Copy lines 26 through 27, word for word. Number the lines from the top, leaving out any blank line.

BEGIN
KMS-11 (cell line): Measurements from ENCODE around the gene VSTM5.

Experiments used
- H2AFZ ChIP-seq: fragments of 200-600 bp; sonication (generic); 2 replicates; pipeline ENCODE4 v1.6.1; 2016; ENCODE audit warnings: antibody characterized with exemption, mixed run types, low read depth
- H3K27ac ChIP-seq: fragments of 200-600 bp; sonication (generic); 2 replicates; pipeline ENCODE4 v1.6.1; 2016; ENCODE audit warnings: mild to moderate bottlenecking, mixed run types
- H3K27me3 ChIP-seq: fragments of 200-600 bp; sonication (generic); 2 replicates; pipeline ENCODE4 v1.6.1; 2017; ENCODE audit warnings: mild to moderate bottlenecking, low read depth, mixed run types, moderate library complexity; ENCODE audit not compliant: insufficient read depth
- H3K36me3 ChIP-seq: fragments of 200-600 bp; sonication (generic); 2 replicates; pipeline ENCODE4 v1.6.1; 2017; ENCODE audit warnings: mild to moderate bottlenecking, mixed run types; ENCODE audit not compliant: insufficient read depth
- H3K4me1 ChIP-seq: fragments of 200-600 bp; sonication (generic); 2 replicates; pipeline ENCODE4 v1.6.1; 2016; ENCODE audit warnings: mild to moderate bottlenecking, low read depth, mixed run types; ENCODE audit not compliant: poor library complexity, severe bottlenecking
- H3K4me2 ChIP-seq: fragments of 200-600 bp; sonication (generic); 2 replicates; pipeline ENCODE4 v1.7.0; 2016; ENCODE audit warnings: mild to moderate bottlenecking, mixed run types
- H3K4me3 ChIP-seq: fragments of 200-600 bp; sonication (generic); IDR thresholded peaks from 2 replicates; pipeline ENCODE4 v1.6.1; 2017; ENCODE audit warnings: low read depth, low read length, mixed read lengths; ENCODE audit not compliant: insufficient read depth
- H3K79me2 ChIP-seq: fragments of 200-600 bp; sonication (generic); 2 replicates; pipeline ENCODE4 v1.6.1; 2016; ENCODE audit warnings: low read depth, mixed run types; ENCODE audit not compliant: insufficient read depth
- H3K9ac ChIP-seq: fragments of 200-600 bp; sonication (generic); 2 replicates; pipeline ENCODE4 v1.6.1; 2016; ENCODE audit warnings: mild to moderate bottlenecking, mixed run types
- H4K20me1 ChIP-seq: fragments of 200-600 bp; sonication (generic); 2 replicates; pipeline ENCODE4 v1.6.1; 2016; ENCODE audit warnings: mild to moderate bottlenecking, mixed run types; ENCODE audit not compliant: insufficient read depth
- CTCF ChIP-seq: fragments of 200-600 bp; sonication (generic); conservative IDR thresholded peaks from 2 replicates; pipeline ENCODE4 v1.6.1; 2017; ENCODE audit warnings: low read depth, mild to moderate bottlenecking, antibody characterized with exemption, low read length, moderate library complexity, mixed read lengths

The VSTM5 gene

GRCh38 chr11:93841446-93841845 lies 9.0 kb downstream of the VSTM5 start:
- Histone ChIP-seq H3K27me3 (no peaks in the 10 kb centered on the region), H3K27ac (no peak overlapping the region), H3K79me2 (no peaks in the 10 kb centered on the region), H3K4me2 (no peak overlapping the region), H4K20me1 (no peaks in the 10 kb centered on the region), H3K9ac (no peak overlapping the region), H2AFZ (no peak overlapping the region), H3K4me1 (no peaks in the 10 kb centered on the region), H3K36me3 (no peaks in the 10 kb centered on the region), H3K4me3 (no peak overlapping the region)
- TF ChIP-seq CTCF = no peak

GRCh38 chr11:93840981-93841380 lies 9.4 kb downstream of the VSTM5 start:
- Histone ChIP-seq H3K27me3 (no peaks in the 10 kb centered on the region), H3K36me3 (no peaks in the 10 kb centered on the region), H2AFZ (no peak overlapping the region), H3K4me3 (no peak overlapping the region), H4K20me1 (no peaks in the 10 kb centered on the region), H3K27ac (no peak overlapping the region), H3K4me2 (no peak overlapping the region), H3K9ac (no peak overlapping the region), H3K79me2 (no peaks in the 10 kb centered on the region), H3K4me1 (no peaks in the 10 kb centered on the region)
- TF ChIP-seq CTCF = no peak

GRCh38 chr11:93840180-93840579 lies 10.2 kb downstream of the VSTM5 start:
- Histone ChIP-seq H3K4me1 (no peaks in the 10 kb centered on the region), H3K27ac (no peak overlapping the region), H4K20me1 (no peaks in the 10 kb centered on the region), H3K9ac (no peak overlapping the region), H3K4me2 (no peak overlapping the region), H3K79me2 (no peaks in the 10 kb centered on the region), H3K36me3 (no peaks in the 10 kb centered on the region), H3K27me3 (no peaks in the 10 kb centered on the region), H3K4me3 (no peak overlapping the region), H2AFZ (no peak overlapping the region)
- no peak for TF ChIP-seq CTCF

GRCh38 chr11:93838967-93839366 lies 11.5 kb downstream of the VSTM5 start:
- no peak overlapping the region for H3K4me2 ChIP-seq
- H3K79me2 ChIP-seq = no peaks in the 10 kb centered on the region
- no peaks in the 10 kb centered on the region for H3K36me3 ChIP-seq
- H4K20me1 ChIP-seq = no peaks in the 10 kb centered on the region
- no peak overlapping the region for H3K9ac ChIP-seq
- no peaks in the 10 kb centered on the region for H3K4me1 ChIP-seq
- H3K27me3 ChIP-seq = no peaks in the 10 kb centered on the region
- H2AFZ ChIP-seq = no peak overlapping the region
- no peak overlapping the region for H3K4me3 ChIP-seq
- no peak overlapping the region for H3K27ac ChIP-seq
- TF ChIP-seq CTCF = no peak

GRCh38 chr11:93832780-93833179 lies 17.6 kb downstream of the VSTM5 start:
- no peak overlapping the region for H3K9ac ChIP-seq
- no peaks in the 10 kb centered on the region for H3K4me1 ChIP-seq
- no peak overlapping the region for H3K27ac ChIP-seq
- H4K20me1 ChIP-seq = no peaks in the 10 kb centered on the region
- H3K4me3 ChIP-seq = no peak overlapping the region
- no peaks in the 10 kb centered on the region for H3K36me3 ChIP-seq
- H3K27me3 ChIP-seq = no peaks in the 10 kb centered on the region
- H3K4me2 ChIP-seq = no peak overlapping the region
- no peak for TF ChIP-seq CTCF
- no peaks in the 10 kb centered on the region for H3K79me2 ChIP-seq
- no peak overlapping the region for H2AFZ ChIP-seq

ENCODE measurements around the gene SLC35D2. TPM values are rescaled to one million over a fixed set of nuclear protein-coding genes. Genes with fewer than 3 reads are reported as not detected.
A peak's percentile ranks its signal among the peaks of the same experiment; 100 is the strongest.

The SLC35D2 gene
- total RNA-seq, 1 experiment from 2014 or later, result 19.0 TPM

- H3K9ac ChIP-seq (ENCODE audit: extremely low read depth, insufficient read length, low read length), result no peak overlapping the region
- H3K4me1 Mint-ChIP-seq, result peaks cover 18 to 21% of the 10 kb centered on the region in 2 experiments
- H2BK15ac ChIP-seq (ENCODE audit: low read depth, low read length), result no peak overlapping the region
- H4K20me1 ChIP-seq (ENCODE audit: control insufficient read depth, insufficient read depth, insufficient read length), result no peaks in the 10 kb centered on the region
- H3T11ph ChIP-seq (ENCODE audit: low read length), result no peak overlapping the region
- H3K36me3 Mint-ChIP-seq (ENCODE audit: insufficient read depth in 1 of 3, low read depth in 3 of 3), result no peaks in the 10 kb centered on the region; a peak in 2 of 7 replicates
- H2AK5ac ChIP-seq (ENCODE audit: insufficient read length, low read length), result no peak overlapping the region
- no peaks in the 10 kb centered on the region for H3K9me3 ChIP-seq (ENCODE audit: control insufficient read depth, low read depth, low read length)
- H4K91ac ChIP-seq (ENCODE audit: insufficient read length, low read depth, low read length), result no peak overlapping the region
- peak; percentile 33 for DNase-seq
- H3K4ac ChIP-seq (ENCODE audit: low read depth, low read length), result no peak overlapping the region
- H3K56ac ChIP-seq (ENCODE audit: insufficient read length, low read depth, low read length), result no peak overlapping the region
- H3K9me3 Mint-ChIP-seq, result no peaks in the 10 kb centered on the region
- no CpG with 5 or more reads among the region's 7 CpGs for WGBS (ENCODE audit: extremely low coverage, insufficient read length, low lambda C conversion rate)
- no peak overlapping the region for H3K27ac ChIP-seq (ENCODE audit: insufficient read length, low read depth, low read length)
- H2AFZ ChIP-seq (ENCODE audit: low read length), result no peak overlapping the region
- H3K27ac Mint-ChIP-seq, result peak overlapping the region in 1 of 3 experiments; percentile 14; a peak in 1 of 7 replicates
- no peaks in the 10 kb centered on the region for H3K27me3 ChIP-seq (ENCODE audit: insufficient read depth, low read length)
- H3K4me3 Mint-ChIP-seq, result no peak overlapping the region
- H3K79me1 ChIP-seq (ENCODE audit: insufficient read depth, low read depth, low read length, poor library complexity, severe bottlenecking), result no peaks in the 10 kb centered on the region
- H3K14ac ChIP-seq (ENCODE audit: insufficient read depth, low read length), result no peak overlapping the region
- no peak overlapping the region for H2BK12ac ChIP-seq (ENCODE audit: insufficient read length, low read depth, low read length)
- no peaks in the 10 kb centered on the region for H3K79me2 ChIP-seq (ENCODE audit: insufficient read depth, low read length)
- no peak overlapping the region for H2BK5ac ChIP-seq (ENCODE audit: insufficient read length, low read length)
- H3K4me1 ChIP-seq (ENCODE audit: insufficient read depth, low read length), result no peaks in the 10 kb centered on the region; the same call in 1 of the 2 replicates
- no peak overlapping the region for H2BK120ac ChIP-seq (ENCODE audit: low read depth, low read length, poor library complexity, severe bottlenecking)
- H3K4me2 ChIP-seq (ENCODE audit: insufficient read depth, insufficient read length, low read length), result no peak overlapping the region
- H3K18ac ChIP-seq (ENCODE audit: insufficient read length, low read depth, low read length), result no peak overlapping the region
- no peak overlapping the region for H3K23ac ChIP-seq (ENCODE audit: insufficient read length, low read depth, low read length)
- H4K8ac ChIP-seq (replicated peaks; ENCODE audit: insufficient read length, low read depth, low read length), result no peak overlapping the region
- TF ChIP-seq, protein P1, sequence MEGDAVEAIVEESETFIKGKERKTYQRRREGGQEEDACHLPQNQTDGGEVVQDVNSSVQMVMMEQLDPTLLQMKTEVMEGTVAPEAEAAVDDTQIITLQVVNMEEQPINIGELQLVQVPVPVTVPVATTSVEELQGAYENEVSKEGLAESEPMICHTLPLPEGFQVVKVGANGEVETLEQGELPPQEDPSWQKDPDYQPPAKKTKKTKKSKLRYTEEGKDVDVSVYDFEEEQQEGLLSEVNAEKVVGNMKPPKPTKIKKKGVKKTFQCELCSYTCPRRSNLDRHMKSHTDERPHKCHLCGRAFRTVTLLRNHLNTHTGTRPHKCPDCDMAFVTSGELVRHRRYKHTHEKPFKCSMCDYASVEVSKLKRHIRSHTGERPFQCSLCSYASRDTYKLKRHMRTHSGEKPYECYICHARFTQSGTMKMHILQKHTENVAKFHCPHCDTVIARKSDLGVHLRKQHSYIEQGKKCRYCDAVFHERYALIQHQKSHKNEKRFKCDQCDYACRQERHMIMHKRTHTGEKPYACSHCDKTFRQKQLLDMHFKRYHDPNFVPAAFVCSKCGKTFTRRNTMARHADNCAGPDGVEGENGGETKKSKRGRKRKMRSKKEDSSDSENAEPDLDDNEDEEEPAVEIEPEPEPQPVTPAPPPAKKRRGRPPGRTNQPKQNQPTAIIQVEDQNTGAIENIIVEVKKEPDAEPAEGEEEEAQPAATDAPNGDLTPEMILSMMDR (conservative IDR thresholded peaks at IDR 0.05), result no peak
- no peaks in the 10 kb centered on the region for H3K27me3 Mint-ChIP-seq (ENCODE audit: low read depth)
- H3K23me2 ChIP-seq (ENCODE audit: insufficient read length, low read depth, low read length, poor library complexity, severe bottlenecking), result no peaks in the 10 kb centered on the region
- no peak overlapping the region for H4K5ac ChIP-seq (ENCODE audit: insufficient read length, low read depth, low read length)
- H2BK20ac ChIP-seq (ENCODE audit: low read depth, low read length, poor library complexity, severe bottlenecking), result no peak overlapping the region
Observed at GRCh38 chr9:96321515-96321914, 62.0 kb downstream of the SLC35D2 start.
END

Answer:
- H3K79me2 ChIP-seq = no peaks in the 10 kb centered on the region
- no peaks in the 10 kb centered on the region for H3K36me3 ChIP-seq